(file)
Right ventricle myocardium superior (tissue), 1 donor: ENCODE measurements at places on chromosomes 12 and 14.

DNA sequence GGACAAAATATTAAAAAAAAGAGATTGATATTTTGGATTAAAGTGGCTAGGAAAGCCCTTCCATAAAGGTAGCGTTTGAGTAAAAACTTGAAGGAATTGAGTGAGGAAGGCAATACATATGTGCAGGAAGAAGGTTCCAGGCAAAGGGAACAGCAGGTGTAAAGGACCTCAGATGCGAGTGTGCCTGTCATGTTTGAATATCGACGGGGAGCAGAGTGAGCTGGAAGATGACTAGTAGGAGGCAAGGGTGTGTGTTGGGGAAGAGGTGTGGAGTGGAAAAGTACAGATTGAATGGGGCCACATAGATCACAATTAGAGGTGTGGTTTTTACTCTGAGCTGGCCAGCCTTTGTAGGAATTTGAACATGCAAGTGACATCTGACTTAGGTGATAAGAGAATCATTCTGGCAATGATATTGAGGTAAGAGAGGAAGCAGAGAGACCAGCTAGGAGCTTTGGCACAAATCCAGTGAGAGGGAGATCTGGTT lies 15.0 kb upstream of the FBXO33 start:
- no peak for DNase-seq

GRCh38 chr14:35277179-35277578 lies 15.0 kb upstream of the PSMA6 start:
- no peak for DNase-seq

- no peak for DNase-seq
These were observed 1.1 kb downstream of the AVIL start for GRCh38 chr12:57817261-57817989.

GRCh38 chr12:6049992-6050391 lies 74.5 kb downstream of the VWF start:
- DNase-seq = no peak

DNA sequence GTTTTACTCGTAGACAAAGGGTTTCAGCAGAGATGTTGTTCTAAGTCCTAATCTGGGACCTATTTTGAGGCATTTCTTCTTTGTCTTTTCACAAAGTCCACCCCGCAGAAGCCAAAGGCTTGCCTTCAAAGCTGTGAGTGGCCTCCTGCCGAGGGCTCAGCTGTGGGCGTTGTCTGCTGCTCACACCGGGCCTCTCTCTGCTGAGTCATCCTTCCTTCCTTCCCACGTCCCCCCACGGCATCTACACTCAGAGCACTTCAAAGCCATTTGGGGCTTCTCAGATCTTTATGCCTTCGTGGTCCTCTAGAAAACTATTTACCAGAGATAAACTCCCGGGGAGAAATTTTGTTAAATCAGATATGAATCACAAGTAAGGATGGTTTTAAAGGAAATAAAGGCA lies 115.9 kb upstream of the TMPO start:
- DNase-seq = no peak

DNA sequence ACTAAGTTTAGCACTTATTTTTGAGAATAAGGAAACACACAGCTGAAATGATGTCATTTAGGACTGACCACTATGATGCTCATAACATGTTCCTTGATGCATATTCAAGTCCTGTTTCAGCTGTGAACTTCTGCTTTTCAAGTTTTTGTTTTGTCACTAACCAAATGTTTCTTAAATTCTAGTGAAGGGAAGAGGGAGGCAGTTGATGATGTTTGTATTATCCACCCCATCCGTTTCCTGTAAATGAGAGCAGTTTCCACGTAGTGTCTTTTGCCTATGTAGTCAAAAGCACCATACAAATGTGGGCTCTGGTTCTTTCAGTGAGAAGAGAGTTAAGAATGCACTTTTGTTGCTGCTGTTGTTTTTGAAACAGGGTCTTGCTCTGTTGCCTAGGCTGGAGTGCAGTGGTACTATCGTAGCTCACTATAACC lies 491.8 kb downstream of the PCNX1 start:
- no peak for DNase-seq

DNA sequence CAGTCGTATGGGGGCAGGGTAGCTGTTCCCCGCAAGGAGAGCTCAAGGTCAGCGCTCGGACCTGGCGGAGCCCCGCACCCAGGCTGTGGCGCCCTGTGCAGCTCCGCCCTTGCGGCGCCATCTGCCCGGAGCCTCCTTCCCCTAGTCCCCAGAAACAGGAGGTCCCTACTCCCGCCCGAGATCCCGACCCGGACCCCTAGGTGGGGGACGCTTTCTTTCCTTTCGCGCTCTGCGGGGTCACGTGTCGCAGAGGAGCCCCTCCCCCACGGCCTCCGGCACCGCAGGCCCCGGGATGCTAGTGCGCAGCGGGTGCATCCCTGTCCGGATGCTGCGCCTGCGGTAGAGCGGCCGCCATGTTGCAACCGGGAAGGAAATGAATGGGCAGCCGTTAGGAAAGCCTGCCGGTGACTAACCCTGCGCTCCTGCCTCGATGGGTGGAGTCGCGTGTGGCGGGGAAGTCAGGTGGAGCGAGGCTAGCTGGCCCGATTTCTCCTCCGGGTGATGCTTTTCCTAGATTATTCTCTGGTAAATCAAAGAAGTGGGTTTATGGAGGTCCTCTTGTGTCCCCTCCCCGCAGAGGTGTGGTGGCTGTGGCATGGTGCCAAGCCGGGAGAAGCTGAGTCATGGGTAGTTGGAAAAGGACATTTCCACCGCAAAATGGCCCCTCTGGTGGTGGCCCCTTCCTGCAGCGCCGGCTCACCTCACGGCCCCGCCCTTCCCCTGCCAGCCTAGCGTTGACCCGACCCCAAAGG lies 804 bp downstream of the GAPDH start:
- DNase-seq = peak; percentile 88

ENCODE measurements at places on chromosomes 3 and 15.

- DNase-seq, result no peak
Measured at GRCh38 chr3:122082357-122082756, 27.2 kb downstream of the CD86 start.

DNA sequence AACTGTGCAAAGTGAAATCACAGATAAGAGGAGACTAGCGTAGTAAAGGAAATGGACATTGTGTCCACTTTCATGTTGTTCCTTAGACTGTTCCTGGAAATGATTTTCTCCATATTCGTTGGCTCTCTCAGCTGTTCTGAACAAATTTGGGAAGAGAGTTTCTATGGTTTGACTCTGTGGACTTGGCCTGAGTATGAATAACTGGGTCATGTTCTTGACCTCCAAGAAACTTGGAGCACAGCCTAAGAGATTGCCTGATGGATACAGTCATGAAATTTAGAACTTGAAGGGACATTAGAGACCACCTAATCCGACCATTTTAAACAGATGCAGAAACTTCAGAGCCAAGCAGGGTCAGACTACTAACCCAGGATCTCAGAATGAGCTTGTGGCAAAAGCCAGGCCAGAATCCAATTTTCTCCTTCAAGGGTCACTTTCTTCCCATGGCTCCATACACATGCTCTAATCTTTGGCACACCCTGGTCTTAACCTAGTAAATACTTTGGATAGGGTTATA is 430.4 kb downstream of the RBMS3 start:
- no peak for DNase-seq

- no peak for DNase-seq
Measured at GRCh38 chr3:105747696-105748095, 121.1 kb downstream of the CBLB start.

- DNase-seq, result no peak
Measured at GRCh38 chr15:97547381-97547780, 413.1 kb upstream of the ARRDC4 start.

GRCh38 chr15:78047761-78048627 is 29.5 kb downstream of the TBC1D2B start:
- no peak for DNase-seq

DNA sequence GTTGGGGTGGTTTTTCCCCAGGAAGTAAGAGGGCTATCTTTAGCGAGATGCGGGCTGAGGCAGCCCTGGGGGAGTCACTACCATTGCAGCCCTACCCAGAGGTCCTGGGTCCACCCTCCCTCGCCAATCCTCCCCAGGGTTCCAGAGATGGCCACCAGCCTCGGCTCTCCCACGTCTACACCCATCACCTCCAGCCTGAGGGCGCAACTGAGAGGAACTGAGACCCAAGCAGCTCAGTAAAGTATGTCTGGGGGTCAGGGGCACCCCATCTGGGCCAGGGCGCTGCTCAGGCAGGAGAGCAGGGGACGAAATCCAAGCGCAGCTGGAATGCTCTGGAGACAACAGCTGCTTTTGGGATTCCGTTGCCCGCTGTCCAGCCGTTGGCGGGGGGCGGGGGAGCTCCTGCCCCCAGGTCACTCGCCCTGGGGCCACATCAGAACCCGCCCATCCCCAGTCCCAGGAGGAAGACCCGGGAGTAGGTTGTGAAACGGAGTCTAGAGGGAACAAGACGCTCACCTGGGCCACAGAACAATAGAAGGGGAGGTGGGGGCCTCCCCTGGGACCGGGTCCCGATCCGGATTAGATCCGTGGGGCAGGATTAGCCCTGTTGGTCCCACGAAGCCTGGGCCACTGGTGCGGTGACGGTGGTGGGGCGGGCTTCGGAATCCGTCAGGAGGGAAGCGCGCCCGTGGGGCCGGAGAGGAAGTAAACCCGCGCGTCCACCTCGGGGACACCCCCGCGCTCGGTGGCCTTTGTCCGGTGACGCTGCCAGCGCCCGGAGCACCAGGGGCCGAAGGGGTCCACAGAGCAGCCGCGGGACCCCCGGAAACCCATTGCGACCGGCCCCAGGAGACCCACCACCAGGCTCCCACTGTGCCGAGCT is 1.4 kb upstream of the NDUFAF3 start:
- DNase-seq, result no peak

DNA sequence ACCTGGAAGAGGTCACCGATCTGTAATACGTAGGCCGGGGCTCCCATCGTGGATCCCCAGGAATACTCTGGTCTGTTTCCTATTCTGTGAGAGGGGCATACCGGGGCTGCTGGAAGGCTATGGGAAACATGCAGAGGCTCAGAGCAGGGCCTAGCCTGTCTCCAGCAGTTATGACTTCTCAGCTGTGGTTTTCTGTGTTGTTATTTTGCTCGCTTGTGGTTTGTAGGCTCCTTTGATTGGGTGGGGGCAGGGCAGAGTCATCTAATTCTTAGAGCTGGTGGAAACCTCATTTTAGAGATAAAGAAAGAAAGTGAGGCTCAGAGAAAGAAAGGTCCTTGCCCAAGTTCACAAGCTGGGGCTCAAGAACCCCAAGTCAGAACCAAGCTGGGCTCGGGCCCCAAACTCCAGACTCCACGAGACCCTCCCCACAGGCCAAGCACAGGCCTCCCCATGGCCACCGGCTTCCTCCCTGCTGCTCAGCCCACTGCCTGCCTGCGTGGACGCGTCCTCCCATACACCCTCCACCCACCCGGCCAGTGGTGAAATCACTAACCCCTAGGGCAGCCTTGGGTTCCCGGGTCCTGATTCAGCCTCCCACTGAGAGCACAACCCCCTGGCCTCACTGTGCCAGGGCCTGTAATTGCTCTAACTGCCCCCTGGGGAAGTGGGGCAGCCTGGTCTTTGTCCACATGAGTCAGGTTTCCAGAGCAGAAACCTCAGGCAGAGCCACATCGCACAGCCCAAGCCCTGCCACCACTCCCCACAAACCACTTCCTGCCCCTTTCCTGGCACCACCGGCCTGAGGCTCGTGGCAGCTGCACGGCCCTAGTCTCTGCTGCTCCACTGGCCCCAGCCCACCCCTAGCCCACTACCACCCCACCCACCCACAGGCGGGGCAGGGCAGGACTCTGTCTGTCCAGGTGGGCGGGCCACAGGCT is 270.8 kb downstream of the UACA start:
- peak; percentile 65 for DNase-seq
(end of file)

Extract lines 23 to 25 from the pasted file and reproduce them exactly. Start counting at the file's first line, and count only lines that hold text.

- DNase-seq, result no peak
Measured at GRCh38 chr15:97547381-97547780, 413.1 kb upstream of the ARRDC4 start.

GRCh38 chr15:78047761-78048627 is 29.5 kb downstream of the TBC1D2B start: